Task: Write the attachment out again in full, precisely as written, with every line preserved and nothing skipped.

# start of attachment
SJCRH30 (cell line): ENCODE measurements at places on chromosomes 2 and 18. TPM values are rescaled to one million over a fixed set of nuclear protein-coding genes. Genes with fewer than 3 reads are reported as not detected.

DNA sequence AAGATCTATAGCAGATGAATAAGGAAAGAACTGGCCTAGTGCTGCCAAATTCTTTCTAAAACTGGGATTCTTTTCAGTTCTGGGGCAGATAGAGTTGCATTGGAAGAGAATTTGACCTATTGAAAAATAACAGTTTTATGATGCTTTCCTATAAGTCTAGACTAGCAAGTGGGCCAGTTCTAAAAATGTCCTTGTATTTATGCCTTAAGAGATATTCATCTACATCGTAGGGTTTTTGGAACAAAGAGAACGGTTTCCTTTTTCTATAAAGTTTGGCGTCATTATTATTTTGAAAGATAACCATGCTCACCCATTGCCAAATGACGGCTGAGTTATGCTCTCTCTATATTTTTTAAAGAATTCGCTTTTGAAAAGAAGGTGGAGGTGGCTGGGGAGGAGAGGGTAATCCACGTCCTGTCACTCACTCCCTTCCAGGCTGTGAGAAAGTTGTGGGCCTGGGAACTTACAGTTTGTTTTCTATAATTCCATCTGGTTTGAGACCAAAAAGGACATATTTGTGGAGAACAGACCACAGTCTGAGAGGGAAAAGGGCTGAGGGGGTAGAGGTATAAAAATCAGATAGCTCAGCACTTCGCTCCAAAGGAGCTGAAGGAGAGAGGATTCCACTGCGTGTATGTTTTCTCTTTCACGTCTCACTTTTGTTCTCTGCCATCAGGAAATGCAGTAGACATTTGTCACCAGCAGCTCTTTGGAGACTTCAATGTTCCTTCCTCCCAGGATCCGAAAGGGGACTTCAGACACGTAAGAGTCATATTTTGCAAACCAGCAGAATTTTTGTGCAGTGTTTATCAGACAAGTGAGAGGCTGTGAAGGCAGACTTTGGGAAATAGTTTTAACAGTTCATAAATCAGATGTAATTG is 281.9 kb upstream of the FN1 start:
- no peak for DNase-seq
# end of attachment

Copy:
SJCRH30 (cell line): ENCODE measurements at places on chromosomes 2 and 18. TPM values are rescaled to one million over a fixed set of nuclear protein-coding genes. Genes with fewer than 3 reads are reported as not detected.

DNA sequence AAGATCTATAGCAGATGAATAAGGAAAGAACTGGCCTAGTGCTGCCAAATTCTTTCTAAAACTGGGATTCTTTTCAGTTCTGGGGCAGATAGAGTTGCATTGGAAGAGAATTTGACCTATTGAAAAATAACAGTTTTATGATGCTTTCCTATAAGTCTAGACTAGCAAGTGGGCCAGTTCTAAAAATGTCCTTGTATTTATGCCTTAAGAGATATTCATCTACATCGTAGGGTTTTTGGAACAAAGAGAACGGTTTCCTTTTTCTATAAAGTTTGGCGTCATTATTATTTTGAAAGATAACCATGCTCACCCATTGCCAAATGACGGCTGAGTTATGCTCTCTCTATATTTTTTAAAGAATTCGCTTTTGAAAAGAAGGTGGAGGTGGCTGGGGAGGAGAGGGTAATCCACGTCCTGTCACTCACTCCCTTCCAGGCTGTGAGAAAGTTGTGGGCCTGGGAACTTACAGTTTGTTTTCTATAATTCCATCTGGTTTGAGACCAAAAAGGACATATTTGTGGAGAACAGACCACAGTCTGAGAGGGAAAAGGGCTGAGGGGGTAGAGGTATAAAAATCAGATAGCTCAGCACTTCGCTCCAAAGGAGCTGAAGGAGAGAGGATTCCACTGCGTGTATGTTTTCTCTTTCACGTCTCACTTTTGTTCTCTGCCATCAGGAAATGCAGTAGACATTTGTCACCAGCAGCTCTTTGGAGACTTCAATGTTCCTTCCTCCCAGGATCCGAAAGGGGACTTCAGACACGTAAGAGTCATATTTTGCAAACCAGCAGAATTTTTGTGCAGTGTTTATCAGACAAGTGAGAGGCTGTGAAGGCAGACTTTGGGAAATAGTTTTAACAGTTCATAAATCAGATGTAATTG is 281.9 kb upstream of the FN1 start:
- no peak for DNase-seq